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This may be more a Windows question but my reason for asking it is because I want to dual boot Ubuntu, so I'm asking it here.

I know I need to partition my hard drive to install Ubuntu, but I read you can have at max four partitions. Is this right, and if so why do I have five? Then, I've been reading about removing partitions to allow for an Ubuntu partition but I don't know what all these partitions are for, so I can't figure out what's OK to change.

If I click on the 100M one, and then click the Explore button, nothing happens. The c: partition is obvious. If I click on any of the other three, the buttons to delete, explore, etc. disappear.

I haven't tried to change anything yet because I want to understand exactly what I'm looking at and doing first - any help appreciated!

This is the laptop I have: (Samsung Notebook 7 spin 15.6" FHD Touch NP740U5L-Y02US - i7-6500U - 12GB - 1TB)

This is what disk manager looks like: Disk Management Partitions

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  • Be sure to boot installer in UEFI boot mode to install in UEFI mode. help.ubuntu.com/community/UEFI and: askubuntu.com/questions/221835/…
    – oldfred
    Jan 10 '17 at 1:50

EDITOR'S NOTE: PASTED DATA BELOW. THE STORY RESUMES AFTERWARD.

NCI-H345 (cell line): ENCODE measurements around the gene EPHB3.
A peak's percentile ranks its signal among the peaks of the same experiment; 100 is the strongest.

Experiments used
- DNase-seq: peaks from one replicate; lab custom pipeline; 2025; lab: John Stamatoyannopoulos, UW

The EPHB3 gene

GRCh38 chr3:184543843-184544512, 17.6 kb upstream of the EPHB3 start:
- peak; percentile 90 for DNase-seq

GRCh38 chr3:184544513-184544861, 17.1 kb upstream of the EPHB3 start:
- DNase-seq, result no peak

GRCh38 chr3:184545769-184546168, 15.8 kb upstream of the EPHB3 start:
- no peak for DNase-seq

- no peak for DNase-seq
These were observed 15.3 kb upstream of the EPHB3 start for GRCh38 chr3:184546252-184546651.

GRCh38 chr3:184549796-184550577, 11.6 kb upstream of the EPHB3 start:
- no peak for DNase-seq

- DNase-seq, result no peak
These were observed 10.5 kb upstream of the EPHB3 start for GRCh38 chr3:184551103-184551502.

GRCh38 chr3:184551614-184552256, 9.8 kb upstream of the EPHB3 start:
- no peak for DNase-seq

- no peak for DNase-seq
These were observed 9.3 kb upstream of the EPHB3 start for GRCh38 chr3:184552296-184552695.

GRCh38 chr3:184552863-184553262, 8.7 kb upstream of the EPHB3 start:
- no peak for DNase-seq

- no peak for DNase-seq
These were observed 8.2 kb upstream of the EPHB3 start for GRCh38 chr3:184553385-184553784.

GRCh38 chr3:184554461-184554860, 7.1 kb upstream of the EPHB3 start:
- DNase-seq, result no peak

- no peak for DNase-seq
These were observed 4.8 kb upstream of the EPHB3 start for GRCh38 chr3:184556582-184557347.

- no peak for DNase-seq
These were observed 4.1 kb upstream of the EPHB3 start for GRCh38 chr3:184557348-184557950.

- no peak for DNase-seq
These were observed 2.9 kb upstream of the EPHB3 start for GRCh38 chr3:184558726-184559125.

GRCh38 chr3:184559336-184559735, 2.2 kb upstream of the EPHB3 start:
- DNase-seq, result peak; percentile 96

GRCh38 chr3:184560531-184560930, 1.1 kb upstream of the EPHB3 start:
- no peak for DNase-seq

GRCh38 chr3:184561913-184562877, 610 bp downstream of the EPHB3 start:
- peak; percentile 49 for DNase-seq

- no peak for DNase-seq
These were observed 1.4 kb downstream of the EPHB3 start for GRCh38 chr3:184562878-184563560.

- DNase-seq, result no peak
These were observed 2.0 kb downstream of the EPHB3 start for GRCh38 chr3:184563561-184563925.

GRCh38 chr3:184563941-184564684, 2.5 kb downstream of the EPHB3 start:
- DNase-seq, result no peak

• With modern UEFI computers, and tera-byte disks, your disk is probably formatted with a GPT partition table, which can have 128 partitions (the older MBR could only have 4 partitions max). What I would suggest you do first is to boot to a Ubuntu Live DVD in the Try Ubuntu mode, and see if it even works. No use installing if it doesn't work.
    – heynnema
    Jan 10 '17 at 1:57
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As far as I can see, you need to create a new partition (like D: in ext4/3 type) from C:, to install your Ubuntu. Those disks(500 MB, 12 GB and 1 GB) is the recovery storage created by Windows, I suggest you do not use it, as long as you have sufficient space in C: is 900 GB.

In fact, you can create this ext4/3 files system partition in either Windows or Linux environment.

In Windows, unfortunately, you cannot do so with Disk management, so plz by install MiniTool partition wizard https://www.partitionwizard.com/.

In Linux (I mean your boot into Ubuntu LiveUSB already to install Ubuntu), just follow the steps to Shrink Volume C: and create new partition (around 100 GB size, I guess) to install your Ubuntu.

Lastly, the "EasyBCD" will help you to manage dualboot grub in an easy way.

GL

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  • Do not create partitions with Windows. It may convert to dynamic partitions which is proprietary to Microsoft. And with UEFI do not use EasyBCD, some do use it for BIOS systems, but not really recommended.
    – oldfred
    Jan 10 '17 at 1:49
  • @oldfred I had never heard of EasyBCD but the website says it is "Windows 10 and UEFI ready." Also, when you say not to create partitions with Windows, do you mean you should use something like Partition Wizard instead?
    – maneesha
    Jan 10 '17 at 1:55
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    You use Windows own Disk Management app to resize/create/manage NTFS/MSDOS partitions. You use Ubuntu's gparted to resize/create/manage EXT4 (Ubuntu) and other partitions.
    – heynnema
    Jan 10 '17 at 2:00

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